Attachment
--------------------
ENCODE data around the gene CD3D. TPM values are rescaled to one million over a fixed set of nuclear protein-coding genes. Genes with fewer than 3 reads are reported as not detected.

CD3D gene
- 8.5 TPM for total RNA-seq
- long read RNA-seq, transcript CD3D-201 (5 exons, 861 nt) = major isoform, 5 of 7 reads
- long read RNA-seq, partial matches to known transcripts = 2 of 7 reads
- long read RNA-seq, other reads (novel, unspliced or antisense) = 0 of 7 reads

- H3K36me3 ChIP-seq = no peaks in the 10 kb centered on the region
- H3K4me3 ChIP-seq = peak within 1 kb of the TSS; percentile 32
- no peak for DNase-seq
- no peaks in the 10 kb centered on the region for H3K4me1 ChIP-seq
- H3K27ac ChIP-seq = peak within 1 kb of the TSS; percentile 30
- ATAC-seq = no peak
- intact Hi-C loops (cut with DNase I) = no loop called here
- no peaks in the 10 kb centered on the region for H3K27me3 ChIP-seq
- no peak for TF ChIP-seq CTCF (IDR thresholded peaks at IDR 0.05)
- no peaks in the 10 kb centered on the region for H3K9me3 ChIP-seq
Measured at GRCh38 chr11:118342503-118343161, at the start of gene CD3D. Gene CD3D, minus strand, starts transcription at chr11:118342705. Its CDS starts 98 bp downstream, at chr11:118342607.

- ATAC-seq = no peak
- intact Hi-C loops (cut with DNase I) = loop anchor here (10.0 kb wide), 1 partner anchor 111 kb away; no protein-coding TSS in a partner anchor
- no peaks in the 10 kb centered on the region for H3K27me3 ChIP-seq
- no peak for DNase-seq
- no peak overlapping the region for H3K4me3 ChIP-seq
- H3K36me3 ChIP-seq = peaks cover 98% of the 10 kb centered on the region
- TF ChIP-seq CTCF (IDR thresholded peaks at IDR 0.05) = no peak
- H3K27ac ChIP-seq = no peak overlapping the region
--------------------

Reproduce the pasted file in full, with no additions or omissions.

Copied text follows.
ENCODE data around the gene CD3D. TPM values are rescaled to one million over a fixed set of nuclear protein-coding genes. Genes with fewer than 3 reads are reported as not detected.

CD3D gene
- 8.5 TPM for total RNA-seq
- long read RNA-seq, transcript CD3D-201 (5 exons, 861 nt) = major isoform, 5 of 7 reads
- long read RNA-seq, partial matches to known transcripts = 2 of 7 reads
- long read RNA-seq, other reads (novel, unspliced or antisense) = 0 of 7 reads

- H3K36me3 ChIP-seq = no peaks in the 10 kb centered on the region
- H3K4me3 ChIP-seq = peak within 1 kb of the TSS; percentile 32
- no peak for DNase-seq
- no peaks in the 10 kb centered on the region for H3K4me1 ChIP-seq
- H3K27ac ChIP-seq = peak within 1 kb of the TSS; percentile 30
- ATAC-seq = no peak
- intact Hi-C loops (cut with DNase I) = no loop called here
- no peaks in the 10 kb centered on the region for H3K27me3 ChIP-seq
- no peak for TF ChIP-seq CTCF (IDR thresholded peaks at IDR 0.05)
- no peaks in the 10 kb centered on the region for H3K9me3 ChIP-seq
Measured at GRCh38 chr11:118342503-118343161, at the start of gene CD3D. Gene CD3D, minus strand, starts transcription at chr11:118342705. Its CDS starts 98 bp downstream, at chr11:118342607.

- ATAC-seq = no peak
- intact Hi-C loops (cut with DNase I) = loop anchor here (10.0 kb wide), 1 partner anchor 111 kb away; no protein-coding TSS in a partner anchor
- no peaks in the 10 kb centered on the region for H3K27me3 ChIP-seq
- no peak for DNase-seq
- no peak overlapping the region for H3K4me3 ChIP-seq
- H3K36me3 ChIP-seq = peaks cover 98% of the 10 kb centered on the region
- TF ChIP-seq CTCF (IDR thresholded peaks at IDR 0.05) = no peak
- H3K27ac ChIP-seq = no peak overlapping the region